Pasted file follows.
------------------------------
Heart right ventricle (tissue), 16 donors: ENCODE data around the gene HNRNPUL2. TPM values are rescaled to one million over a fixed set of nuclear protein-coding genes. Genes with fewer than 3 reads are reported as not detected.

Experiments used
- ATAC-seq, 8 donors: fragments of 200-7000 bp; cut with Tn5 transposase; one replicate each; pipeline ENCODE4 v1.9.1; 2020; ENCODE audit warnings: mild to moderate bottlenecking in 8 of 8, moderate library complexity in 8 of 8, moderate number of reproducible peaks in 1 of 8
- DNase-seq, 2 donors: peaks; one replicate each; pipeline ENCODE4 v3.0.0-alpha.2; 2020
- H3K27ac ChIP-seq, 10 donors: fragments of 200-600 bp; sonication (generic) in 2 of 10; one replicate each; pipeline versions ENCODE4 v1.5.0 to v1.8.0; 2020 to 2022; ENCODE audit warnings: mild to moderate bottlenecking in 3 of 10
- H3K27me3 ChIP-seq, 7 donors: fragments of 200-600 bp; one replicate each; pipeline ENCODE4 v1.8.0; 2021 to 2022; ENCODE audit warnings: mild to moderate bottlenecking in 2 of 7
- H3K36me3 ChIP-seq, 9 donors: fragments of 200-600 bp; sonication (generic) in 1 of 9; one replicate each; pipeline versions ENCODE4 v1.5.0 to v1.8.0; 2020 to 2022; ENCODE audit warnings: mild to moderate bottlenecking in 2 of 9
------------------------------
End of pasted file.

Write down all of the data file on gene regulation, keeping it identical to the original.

Heart right ventricle (tissue), 16 donors: ENCODE data around the gene HNRNPUL2. TPM values are rescaled to one million over a fixed set of nuclear protein-coding genes. Genes with fewer than 3 reads are reported as not detected.

Experiments used
- ATAC-seq, 8 donors: fragments of 200-7000 bp; cut with Tn5 transposase; one replicate each; pipeline ENCODE4 v1.9.1; 2020; ENCODE audit warnings: mild to moderate bottlenecking in 8 of 8, moderate library complexity in 8 of 8, moderate number of reproducible peaks in 1 of 8
- DNase-seq, 2 donors: peaks; one replicate each; pipeline ENCODE4 v3.0.0-alpha.2; 2020
- H3K27ac ChIP-seq, 10 donors: fragments of 200-600 bp; sonication (generic) in 2 of 10; one replicate each; pipeline versions ENCODE4 v1.5.0 to v1.8.0; 2020 to 2022; ENCODE audit warnings: mild to moderate bottlenecking in 3 of 10
- H3K27me3 ChIP-seq, 7 donors: fragments of 200-600 bp; one replicate each; pipeline ENCODE4 v1.8.0; 2021 to 2022; ENCODE audit warnings: mild to moderate bottlenecking in 2 of 7
- H3K36me3 ChIP-seq, 9 donors: fragments of 200-600 bp; sonication (generic) in 1 of 9; one replicate each; pipeline versions ENCODE4 v1.5.0 to v1.8.0; 2020 to 2022; ENCODE audit warnings: mild to moderate bottlenecking in 2 of 9